Autism: A Different Point of View

How do you find joy and happiness when you feel the walls are closing in and you cannot conceive of an exit?

I often read that self-care is the key to more joy and happiness. To that many parents of children with autism would say, "Self-care... Are you kidding me! I cannot remember the last time I slept through the night. I don't know when I showered last. A bath? Your are kidding, right?"

Here are some of the common recommendations from the internet on how to take better care of yourself. I am sure it is nothing parents with a child on the autism spectrum haven't heard already.

1. Be willing to accept help

2. Keep a list of what others can do to help

3. Use time to recuperate, not to get more work done

4. Utilize every possible (safe) respite opportunity

5. Get involved in a community

6. Encourage independent playtime

7.  Individual or Group Therapy

I know these are reasonable recommendations but many of the parents I work with in my private practice would say, “Blah, blah, blah! Really? Really! If I cannot find time for a shower, how do you expect me to find time to make a list? Find a babysitter. Get involved in the community. Teach my kid to play by himself (my child’s therapist told me to not let him do that). AND go to individual AND group therapy?”

I hear you! Sometimes finding time is just another chore, another thing to do and more trouble than it is worth. Life can be really hard. Work can be really hard. Parenting can be really, really hard. Parenting a child with the challenges of autism is really, really, REALLY HARD! There needs to be something more than just another to do list. There needs to be something that is quick and easy and gets to happiness and joy fast. What's the key?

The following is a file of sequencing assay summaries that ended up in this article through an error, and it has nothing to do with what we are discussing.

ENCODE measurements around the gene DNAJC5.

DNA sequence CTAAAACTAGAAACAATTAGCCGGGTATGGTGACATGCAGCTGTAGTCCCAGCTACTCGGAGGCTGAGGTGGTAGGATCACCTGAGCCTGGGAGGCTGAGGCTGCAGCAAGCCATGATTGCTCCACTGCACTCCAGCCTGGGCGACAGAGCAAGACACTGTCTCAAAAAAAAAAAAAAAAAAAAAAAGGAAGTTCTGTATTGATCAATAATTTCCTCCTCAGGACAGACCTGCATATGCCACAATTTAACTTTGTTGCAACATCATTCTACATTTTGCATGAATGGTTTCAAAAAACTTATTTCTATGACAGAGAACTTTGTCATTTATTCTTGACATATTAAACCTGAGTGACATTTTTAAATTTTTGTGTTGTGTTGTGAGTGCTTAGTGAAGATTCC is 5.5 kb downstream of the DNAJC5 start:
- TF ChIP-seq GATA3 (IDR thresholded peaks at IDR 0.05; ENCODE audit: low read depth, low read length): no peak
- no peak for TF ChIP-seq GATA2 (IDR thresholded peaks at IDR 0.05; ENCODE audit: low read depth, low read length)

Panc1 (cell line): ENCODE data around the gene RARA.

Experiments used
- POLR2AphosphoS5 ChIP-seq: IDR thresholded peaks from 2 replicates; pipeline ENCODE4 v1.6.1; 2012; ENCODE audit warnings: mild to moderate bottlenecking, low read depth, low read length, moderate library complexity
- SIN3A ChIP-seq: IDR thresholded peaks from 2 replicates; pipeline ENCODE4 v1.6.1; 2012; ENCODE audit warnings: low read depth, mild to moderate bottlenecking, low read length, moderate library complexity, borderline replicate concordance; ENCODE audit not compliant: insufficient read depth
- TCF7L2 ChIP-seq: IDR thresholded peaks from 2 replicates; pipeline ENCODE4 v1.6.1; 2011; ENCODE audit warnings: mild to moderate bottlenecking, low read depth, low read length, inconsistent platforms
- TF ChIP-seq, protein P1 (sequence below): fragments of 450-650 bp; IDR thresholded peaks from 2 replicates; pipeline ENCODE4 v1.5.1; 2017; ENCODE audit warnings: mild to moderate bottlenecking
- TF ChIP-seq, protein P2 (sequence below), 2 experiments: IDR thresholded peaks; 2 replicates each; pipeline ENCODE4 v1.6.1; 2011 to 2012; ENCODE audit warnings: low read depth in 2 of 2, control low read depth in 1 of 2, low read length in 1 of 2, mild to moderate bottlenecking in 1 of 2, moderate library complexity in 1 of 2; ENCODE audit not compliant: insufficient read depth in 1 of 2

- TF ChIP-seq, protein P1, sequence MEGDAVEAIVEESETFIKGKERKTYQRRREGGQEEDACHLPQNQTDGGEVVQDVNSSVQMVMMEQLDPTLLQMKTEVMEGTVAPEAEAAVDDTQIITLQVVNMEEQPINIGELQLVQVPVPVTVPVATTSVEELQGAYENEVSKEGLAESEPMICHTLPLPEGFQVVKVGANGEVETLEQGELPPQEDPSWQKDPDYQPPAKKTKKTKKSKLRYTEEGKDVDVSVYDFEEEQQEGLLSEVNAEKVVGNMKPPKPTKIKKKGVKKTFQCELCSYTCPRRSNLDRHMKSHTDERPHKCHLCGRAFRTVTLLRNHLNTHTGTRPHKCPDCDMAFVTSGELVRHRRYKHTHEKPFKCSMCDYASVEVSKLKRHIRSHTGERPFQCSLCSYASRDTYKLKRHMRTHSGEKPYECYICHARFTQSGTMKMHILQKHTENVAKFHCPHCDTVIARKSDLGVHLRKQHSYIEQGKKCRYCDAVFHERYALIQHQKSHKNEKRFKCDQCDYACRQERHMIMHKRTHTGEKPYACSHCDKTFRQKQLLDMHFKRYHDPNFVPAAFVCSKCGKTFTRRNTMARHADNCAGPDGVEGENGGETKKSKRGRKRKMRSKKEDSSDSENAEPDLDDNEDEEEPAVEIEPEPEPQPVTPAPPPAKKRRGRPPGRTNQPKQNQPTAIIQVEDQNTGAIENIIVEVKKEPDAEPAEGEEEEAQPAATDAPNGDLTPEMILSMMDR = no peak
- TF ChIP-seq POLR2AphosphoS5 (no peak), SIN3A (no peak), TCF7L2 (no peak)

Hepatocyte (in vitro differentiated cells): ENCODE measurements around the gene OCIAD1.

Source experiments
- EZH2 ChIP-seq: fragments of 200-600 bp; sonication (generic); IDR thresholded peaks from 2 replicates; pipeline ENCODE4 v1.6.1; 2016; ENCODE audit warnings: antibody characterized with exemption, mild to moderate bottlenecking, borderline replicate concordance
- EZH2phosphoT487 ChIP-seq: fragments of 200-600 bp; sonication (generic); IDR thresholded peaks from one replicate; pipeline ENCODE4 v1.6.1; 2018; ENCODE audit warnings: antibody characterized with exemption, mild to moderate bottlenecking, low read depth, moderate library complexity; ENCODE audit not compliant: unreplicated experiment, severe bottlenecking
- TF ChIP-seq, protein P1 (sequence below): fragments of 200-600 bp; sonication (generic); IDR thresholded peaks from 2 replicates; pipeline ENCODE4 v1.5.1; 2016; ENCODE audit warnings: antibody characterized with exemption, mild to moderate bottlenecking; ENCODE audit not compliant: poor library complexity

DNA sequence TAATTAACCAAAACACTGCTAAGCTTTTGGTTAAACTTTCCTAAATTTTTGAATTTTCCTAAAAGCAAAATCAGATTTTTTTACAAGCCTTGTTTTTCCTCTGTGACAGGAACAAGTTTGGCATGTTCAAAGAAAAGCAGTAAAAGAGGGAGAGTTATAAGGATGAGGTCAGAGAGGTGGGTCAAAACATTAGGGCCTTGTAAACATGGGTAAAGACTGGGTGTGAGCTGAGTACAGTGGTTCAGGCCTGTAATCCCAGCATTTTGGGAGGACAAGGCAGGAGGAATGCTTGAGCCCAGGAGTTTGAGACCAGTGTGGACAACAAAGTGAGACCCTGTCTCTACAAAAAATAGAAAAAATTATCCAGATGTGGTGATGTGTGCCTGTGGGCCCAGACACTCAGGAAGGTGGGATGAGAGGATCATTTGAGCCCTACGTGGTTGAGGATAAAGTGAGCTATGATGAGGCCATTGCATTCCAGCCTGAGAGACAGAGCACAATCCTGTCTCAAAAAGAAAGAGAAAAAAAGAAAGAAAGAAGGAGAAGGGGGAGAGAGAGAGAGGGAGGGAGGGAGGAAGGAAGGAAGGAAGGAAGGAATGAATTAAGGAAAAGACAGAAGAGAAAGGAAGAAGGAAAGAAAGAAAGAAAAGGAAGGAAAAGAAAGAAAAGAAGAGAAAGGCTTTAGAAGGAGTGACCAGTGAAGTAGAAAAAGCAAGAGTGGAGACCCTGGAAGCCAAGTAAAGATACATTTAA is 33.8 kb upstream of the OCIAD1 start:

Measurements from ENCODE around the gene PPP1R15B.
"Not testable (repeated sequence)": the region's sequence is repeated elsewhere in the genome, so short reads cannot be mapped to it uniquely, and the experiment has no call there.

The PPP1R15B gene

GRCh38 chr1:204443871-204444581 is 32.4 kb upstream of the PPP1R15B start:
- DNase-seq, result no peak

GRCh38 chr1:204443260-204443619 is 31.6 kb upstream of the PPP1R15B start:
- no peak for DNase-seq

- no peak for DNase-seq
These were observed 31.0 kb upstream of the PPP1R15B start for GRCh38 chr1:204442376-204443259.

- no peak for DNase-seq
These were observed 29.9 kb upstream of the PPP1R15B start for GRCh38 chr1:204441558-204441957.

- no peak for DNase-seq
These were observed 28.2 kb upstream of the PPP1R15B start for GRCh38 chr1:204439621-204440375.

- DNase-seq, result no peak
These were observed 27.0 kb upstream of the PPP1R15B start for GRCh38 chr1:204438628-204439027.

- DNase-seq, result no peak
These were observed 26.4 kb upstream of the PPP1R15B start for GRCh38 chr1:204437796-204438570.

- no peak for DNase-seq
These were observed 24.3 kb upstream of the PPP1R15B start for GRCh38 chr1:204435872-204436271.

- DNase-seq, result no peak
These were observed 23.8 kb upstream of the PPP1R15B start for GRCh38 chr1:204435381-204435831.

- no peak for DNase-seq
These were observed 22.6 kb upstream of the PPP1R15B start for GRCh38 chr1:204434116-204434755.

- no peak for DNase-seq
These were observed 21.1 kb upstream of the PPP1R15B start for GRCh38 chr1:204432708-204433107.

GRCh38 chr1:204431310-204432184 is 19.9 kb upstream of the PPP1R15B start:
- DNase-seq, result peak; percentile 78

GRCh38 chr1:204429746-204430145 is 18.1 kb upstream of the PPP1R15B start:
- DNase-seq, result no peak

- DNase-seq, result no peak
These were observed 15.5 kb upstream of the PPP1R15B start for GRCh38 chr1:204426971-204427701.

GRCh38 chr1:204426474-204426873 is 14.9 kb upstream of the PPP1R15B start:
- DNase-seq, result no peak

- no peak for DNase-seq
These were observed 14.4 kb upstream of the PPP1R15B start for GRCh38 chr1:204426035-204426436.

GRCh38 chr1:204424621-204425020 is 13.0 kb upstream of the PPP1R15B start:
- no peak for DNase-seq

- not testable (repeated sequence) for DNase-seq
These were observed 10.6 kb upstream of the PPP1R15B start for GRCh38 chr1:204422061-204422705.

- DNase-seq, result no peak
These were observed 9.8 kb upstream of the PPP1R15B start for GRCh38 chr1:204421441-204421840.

It turns out the key to finding joy and happiness is in the passing moments of your life and how you chose to experience them. You do not have to DO anything different. You just have to shift your thinking a bit.

It is about how we choose to think about things. Do we see a dark cloud or do we see the silver lining? If you slam the door and spiral into the hole of misfortune and despair, you have but one dark road. Getting an autism diagnosis is often a crushing experience that can dim all dreams for your child’s future and it does take time to process.

As you process, though, I gently encourage you to think about autism in a different way. To experience more joy and happiness; try to think about autism in a different, positive way. I encourage you to remember all the good times and all the tender times with your child. Focus on what he can do. See your child’s strengths! I encourage you to remember that the diagnosis did not change your child but does provide information about what your child may need to reach his potential in life.

It is a philosophical shift in how you view autism. Like so many things in life; once you are open to the potential, you are able to see the future as many roads headed towards opportunity. Joy and happiness can walk right through your door helping you move towards a beautiful and bright future.

The following three TED Talks are about happiness and joy. You might be surprised by who is happier than who and why.

Hope they help bring more joy and happiness to your life. Here is to Bright Futures for all children!


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